College is a rich, life-affirming experience. For the first time, a student is on their own and decides which topics to study and what their potential career will be. You may have heard about the lucrative field of sales from a friend, classmate, parent, relative, or school staff member.
However, you’re just not sure about it. Perhaps you’re already a college senior who has spent the better part of four years studying a field unrelated to sales and business. Luckily, most entry-level sales positions don’t require any prior related experience. If your attention is piqued and you’re seriously thinking of getting into sales, here are three compelling reasons to pursue this wonderful career path:
Making the decision to get into sales while in college or shortly after graduating can be a hugely rewarding decision. Although a background in business helps, most people who pursue this career path don’t need any prior experience when seeking an entry level position. However, there are a lot of myths that are perpetuated in the sales world that may discourage some people from pursuing this fantastic career path. By investigating these myths and rumors, they can be debunked so that new graduates interested in an entry level sales job can learn the truth and proceed accordingly.
- There’s No Room for Growth — Just because you’ve seen television or film portrayals of sales jobs where the employee is in a stagnant, boring job without any room for growth doesn’t mean that it’s like that in the real world. Quite the contrary, usually. You can typically move up the ranks in your position, and the communications and people management skills that you pick up could help you transition to another field if you so choose.
- You Have to Force People Into Buying — If you’ve ever encountered a particularly aggressive salesperson at a store or the mall, you might cringe thinking you could become like that. You don’t actually force your customers into anything with the right sales job. Instead, you try to convince them of the many benefits that your product provides and inform them why they need it. The customer then comes to a conclusion on their own.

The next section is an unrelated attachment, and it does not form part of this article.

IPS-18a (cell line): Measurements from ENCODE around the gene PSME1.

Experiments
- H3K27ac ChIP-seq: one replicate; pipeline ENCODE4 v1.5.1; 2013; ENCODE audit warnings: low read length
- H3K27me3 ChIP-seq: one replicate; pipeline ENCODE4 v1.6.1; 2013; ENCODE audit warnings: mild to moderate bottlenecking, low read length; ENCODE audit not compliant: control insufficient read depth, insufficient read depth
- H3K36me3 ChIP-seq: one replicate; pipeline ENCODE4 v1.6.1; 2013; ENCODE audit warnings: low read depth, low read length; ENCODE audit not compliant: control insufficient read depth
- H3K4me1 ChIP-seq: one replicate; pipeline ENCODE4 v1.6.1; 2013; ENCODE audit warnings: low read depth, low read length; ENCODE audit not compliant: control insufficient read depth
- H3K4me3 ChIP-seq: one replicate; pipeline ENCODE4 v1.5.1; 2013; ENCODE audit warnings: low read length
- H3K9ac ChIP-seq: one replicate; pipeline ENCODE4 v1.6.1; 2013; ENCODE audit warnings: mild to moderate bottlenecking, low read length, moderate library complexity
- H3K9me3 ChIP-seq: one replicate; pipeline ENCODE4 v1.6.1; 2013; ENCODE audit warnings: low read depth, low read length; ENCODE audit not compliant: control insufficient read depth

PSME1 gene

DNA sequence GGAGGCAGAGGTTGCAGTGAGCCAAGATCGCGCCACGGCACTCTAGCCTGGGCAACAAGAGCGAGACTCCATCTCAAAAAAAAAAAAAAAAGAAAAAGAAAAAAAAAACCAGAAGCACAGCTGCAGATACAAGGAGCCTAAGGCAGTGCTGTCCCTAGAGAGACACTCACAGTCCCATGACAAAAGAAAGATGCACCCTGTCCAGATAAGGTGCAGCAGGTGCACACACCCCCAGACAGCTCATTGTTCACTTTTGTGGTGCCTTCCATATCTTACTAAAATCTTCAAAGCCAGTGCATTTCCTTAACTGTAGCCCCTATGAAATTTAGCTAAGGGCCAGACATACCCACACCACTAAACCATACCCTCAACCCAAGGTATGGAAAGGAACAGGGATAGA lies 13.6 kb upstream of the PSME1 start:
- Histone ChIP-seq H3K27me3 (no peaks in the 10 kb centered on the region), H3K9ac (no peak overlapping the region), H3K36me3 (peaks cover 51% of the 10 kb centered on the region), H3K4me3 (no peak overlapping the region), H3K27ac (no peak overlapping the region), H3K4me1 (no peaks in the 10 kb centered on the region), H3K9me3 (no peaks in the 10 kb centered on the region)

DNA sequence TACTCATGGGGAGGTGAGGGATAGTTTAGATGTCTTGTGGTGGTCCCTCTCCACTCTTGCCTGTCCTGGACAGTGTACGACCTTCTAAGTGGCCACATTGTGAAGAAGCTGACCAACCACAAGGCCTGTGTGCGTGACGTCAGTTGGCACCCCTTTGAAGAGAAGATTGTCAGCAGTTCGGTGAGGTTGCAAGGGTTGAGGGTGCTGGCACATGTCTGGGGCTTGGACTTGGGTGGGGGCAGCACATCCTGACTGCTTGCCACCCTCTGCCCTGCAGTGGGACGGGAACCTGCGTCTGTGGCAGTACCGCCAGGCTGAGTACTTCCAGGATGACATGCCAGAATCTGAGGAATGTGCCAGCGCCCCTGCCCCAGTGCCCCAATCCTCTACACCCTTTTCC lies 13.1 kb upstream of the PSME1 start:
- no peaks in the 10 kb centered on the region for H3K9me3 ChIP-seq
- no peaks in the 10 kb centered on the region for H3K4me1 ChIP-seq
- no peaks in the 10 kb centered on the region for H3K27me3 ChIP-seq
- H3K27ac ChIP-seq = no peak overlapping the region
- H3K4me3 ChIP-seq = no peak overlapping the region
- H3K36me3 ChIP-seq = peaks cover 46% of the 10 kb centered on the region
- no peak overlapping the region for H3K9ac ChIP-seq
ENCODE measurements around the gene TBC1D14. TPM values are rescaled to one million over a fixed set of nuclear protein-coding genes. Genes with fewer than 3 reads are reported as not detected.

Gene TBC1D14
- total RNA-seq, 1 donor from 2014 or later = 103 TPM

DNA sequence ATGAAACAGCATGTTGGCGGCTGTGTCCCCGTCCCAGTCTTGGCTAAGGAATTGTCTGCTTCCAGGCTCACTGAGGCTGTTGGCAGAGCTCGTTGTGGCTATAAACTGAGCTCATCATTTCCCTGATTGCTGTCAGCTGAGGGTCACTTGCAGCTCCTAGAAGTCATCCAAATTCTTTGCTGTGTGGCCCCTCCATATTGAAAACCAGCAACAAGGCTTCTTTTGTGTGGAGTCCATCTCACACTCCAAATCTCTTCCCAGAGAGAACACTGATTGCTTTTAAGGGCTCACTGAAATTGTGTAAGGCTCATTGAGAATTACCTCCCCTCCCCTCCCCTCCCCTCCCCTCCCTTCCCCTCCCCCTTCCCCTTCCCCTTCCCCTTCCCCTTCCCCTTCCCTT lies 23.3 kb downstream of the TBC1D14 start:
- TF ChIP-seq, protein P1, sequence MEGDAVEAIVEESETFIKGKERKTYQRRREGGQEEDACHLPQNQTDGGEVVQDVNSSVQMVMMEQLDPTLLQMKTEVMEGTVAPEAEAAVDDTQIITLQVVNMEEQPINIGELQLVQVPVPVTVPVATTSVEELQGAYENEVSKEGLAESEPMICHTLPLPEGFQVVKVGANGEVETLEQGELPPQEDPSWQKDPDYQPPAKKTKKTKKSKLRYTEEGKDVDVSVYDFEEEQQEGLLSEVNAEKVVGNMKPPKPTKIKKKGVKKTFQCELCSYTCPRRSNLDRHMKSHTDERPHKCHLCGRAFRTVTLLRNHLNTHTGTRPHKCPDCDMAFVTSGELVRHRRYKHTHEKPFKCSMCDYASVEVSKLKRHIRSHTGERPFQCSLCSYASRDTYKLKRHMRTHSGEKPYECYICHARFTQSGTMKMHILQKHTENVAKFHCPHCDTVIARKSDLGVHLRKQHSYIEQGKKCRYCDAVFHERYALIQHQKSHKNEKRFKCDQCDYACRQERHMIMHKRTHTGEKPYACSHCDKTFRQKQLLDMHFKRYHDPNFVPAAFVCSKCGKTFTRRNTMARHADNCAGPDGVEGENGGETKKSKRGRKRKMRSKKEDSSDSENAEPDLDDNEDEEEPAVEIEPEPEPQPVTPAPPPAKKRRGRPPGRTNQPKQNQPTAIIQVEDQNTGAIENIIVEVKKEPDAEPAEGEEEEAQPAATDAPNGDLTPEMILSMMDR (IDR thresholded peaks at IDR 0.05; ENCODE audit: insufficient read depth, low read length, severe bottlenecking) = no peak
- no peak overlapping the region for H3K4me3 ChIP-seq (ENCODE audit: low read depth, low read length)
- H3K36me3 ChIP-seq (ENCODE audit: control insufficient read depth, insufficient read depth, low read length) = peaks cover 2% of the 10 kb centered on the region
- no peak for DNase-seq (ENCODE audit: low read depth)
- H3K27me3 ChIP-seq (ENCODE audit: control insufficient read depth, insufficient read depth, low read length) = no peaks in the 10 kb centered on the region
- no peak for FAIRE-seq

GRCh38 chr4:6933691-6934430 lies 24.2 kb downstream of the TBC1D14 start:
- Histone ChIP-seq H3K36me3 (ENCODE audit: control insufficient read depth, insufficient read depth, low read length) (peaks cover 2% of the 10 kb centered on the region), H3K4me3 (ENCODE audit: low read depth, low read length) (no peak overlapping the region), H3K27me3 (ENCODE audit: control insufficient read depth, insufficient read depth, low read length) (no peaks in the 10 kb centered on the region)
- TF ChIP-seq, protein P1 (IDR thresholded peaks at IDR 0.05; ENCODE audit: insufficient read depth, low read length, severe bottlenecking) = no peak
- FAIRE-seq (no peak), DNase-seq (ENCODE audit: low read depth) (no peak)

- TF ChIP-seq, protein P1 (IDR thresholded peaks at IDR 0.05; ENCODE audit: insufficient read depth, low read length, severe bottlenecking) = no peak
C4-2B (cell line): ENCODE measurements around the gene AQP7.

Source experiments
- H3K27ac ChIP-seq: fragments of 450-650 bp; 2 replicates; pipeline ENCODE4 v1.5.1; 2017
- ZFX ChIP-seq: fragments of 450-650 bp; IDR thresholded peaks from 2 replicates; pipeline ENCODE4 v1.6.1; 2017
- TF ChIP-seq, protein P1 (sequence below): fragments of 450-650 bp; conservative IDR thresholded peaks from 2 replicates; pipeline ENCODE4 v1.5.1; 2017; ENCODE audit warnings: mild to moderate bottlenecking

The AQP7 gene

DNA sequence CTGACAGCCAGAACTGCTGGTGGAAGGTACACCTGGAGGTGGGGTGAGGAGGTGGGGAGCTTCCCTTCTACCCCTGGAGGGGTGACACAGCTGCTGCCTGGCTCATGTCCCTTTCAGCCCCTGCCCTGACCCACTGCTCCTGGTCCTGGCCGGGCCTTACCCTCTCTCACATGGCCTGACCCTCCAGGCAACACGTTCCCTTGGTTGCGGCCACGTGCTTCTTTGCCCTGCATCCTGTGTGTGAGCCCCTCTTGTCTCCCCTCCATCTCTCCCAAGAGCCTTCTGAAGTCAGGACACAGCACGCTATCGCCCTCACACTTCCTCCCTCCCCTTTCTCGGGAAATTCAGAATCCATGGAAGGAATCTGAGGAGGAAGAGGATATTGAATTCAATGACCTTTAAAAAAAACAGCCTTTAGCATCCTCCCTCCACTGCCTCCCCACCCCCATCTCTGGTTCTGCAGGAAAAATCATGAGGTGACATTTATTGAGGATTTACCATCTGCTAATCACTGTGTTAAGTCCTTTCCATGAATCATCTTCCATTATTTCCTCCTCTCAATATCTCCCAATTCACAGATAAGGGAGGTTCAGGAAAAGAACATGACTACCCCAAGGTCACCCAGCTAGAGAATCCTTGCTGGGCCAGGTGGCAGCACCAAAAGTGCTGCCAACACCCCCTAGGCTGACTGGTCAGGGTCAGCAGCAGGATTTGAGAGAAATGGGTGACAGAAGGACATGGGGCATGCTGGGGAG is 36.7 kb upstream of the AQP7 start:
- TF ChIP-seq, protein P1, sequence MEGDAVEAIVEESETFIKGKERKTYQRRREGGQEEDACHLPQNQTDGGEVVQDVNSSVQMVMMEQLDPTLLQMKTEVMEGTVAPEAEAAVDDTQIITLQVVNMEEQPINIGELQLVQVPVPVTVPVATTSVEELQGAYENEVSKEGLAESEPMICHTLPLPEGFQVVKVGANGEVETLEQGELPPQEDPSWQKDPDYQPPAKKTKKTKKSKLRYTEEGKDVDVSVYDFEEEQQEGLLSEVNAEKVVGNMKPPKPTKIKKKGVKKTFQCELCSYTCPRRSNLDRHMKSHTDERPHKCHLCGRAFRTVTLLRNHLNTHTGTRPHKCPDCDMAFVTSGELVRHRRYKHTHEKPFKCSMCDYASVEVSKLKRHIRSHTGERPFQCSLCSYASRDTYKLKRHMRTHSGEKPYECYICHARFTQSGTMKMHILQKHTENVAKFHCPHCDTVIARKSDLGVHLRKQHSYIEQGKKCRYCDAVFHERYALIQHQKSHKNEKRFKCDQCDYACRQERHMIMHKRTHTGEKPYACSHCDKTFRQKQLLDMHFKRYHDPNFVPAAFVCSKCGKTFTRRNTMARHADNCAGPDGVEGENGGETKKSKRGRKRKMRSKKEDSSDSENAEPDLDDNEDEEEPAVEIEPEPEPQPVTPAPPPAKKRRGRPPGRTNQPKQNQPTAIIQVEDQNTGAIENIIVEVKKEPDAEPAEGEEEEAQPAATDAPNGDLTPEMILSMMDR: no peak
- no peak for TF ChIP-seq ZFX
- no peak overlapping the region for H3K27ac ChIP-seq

- You Have to Deal with Constant Rejection — Of course, sometimes people will say no. However, that’s not a direct reflection on you. Even with a few customers who decline, you won’t deal with constant rejection all the time. As long as you learn not to take it personally, then customers who pass on your product won’t bother you and you can move on to people who want to buy.
- You Need to Make a Lot of Cold Calls — The days of randomly calling strangers and attempting to entice them to buy your products or services are pretty much over. Instead, you may comb social media or use databases to find customers. Email newsletters are used far more often than cold calls. Of course, you shouldn’t go into an entry level sales job thinking you won’t ever be on the phone. Just don’t expect to make cold calls all the time.
- Most People Who Work in Sales are Bitter and Super Competitive — Sales numbers matter in a job like this, but that doesn’t mean that walking into work every single day is one big competition. Instead, new graduates will be surprised to see that mostly everyone that they encounter, from managers to coworkers, are positive, cheerful, and helpful. They’re all working towards the good of the company and not for their own personal financial gain.